Overview


Washington Wine Report is an independent publication focused on bringing Northwest wine to you and bringing you to Northwest wine. Our goal is:
  • To help you select Pacific Northwest wines at a variety of price levels
  • To keep you up-to-date about the Northwest’s wineries, vineyards, and individuals
  • To help you plan trips to wine country
  • To connect you to the larger wine community

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Wineries: Time to Get Mobile

Wednesday, May 30, 2012 6 comments

An interesting moment occurred earlier this year as smartphone use surpassed conventional cell phone use. There is only one problem with the plethora of new smartphone users; wineries are not ready for them.

Meet Me In The Cellar's Annual Wine Marketing Symposium in Woodinville served as a case in point. When winery owners and workers were asked how many had a website for their businesses, everyone’s hand went up. When they were subsequently asked how many of their websites were set up for mobile users, only one person in the room raised their hand.

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After two successive cool growing seasons in the Pacific Northwest, one thing is already clear: 2010 and 2011 this is not. While no one can say with any certainty what will happen next, the 2012 growing season is off to a warm start.

Here a picture tells a thousand words. Current Growing Degree Days (GDDs) and precipitation are tracking closely to historical averages according to Washington State University’s Viticulture & Enology Research & Extension (click on the picture for a larger image of current GDDs). In fact, the numbers are currently close to 2003, a relatively warm year. Looking at the picture, the contrast with 2011 is stark.

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The tale of Mosquito Fleet Winery is one of friendship, wine country inspiration, and a love of history.

Our story begins in the year 2000 when two couples, Dr. Brian and Jacquie Petersen and Scott and Jacy Griffin, met at a birthing class. The Petersens and Griffins soon developed close friendships. With a mutual interest in wine, the couples began taking trips together to Napa, Sonoma, Walla Walla and the like. One such trip proved fateful.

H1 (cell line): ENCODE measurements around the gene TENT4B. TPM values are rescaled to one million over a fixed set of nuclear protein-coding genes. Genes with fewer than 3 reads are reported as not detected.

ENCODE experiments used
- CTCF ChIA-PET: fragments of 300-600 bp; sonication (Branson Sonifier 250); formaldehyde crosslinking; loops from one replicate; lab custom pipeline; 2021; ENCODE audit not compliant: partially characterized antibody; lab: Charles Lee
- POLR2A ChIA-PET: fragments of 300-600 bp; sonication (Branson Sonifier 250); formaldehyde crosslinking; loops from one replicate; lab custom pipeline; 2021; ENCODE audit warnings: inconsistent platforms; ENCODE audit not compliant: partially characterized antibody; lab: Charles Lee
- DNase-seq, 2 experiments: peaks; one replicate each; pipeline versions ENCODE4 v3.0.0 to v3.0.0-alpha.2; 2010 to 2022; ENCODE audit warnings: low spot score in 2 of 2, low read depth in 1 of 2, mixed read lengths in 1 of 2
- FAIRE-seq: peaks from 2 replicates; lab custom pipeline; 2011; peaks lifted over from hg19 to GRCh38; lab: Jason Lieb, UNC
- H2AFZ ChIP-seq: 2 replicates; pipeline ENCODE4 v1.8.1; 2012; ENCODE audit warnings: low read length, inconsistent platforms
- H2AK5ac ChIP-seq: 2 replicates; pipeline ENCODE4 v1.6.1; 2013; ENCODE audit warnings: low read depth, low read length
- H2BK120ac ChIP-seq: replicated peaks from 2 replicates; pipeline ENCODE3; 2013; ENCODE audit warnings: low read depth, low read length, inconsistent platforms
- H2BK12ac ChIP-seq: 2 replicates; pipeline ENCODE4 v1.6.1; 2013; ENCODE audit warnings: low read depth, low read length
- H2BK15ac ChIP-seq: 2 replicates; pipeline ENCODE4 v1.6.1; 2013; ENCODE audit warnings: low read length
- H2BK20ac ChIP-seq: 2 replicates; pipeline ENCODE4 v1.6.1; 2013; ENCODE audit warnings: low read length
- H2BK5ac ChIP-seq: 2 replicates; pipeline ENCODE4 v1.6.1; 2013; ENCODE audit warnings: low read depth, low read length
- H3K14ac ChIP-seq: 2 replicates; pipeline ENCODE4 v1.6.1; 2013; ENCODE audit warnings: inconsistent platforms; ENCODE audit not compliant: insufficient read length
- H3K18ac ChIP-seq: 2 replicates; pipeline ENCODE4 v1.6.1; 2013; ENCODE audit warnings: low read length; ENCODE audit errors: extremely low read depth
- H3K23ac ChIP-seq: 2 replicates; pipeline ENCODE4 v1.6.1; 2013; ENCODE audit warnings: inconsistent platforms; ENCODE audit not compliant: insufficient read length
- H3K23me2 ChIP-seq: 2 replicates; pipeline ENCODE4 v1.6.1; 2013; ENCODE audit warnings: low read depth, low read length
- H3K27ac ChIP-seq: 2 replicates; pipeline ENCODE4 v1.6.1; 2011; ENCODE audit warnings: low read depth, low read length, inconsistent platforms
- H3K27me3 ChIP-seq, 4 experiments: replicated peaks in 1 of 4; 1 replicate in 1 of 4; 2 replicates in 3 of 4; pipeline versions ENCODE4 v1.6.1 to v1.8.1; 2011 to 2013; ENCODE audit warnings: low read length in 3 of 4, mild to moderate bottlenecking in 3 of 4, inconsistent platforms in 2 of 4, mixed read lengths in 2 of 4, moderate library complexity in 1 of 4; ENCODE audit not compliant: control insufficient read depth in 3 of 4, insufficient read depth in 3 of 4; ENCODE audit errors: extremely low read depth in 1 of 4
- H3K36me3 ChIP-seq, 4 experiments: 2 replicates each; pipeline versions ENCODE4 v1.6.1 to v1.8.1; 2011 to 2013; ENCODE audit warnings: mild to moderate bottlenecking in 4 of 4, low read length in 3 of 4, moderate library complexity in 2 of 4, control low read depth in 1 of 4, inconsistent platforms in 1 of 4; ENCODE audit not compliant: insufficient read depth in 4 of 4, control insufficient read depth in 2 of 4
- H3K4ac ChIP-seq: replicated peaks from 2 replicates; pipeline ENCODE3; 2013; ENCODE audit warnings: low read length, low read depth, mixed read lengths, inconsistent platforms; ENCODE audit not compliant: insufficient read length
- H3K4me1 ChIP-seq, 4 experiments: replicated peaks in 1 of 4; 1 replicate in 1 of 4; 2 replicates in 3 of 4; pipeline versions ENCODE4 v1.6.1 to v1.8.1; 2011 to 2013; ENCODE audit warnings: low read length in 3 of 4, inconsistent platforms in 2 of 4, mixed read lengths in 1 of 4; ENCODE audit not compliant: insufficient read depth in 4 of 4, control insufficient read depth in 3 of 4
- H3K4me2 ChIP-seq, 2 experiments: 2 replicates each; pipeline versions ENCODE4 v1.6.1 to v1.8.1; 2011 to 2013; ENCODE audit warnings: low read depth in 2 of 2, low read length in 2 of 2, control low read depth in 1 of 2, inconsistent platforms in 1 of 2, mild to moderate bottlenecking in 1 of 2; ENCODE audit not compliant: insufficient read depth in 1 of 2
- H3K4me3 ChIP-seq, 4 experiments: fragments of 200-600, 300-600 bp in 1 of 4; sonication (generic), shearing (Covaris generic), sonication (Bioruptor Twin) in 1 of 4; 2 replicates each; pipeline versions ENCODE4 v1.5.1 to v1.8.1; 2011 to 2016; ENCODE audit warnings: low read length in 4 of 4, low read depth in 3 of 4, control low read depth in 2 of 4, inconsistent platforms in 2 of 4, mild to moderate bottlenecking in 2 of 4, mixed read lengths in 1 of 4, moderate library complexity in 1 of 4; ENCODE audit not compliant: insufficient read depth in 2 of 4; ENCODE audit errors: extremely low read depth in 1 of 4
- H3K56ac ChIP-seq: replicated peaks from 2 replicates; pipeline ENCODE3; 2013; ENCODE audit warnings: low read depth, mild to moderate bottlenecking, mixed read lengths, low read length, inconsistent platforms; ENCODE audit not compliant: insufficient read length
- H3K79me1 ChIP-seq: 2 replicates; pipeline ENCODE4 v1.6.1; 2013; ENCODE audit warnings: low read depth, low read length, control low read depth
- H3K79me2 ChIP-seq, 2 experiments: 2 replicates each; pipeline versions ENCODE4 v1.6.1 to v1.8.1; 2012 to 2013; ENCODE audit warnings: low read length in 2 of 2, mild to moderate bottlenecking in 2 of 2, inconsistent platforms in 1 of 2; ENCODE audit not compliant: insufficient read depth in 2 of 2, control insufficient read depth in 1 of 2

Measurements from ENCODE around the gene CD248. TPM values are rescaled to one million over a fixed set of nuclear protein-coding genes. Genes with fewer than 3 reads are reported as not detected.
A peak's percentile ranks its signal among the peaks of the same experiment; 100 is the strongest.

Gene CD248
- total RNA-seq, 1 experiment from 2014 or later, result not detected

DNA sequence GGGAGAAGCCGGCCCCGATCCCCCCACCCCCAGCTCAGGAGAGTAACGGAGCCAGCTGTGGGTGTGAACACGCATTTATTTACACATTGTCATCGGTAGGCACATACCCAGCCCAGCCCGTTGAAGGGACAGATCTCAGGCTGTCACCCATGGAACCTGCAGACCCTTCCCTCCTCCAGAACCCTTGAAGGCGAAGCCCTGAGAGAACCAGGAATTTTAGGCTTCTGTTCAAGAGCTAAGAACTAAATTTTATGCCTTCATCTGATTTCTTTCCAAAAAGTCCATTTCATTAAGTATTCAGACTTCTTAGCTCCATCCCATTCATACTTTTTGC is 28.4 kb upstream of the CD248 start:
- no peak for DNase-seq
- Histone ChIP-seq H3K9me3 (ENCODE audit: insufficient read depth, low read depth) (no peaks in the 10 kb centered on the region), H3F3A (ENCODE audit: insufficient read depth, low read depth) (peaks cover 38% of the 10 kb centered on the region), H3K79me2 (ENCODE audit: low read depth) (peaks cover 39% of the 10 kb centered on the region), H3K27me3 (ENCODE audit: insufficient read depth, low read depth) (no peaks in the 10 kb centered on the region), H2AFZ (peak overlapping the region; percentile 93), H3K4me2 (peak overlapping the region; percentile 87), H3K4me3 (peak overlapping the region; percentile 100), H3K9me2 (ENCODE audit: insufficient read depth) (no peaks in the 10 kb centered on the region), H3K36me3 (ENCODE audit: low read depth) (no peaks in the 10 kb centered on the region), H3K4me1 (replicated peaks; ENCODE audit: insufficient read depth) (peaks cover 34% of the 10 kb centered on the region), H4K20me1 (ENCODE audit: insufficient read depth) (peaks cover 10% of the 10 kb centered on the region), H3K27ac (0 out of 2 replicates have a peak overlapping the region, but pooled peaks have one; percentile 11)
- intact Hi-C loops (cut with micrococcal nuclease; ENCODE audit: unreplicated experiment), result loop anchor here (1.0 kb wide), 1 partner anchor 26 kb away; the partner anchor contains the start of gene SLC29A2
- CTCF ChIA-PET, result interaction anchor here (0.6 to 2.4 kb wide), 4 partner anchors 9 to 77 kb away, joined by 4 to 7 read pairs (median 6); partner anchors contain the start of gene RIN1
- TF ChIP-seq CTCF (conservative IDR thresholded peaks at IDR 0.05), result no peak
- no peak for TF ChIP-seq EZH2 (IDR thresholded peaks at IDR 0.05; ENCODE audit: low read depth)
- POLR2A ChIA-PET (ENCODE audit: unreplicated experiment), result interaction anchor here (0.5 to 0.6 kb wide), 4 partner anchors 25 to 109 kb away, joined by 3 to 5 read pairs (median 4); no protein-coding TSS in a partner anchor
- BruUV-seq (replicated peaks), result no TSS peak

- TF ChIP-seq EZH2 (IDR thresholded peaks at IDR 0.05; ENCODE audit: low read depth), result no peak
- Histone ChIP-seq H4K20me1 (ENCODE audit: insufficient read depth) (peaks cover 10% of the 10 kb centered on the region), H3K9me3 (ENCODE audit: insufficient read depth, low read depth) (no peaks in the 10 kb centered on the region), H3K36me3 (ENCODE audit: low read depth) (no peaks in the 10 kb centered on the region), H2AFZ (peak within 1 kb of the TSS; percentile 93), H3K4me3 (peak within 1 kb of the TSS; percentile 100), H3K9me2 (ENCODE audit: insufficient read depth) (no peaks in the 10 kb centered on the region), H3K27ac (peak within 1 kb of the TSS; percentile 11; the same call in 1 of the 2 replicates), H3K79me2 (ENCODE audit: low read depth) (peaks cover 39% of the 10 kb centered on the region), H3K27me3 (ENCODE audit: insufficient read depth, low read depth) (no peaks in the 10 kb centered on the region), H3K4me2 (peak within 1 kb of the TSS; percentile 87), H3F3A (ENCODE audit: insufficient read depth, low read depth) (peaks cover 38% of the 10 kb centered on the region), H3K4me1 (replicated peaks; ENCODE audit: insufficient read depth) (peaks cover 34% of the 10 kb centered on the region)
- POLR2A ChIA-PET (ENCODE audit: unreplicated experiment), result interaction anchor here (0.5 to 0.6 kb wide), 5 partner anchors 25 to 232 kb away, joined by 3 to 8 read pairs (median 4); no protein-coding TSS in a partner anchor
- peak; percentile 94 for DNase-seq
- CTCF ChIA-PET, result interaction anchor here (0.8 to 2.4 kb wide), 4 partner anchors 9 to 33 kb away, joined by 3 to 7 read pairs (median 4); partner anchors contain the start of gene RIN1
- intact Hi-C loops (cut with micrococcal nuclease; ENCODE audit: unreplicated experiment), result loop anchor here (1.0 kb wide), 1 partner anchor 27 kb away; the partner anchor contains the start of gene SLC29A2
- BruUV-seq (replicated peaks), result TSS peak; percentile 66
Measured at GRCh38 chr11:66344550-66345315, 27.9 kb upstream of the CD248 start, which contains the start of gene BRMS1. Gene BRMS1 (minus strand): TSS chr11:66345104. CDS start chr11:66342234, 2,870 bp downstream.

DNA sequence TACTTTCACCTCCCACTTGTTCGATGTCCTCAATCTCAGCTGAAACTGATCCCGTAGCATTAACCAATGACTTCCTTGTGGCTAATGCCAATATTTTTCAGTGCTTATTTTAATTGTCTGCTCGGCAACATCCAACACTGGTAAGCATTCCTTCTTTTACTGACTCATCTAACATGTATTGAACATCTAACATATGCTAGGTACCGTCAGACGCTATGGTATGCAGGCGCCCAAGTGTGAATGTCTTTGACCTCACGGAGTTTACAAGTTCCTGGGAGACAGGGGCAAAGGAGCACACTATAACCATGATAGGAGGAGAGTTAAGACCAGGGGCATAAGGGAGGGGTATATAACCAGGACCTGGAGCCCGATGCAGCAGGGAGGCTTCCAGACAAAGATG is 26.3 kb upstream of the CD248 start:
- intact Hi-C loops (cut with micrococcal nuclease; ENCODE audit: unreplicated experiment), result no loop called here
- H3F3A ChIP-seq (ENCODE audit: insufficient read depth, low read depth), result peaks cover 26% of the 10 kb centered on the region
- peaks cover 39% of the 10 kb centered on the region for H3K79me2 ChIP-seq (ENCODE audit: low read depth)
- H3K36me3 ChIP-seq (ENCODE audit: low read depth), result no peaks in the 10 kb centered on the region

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Kevin White's path to becoming a winemaker had a most unusual starting point - a koosh ball. White was majoring in computer science at the University of Connecticut when he stopped by the Microsoft booth at a campus career fair.

“They were giving away koosh balls and I wanted one,” White says simply of that first, fateful interaction with the company. What started as a koosh ball soon led to a summer internship in Redmond - and we all know how summer in the Pacific Northwest goes.

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A round-up of stories on Washington wine from May 15th to 21st 2012. Read previous round-ups here.

From around the country…

The LA Times says the secret about Lake Chelan is out.

The Napa Valley Register writes about Walla Walla Valley vineyard owers looking for California buyers.


From the blogosphere…


Paul Gregutt writes about springtime rieslings. He also writes about the two most common winemaking mistakes.

Northwest Wine Anthem writes about Wind Rose Cellars’ Dolcetto.

Table Talk interviews Gramercy Cellars winemaker Greg Harrington.

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In tough times, we continue the search for good, inexpensive wines.

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The Tasting Note Database has been updated to the present date. See the database here. Read an explanation of database fields here.

Enjoy!

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May's Virtual Tasting is tonight! The wine is the 2011 Barnard Griffin Rosé of Sangiovese. This wine retails for $12 and is widely available, though if for some reason you can't find it, feel free to grab another bottle of pink wine! The tasting will take place will take place from 7-8pm Pacific.

What you need to do to participate is:

1. Buy this month’s wine from a local retailer or from the winery.

2. Tweet your comments about the wine on Twitter between 7 and 8pm Pacific using the hashtag #bgriffin. For those on Twitter, follow me @wawinereport.

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Reminder: This month's Virtual Tasting takes place Thursday 7pm Pacific. Read about how to participate here.

A round-up of stories on Washington wine from May 8th to 14th 2012. Read previous round-ups here.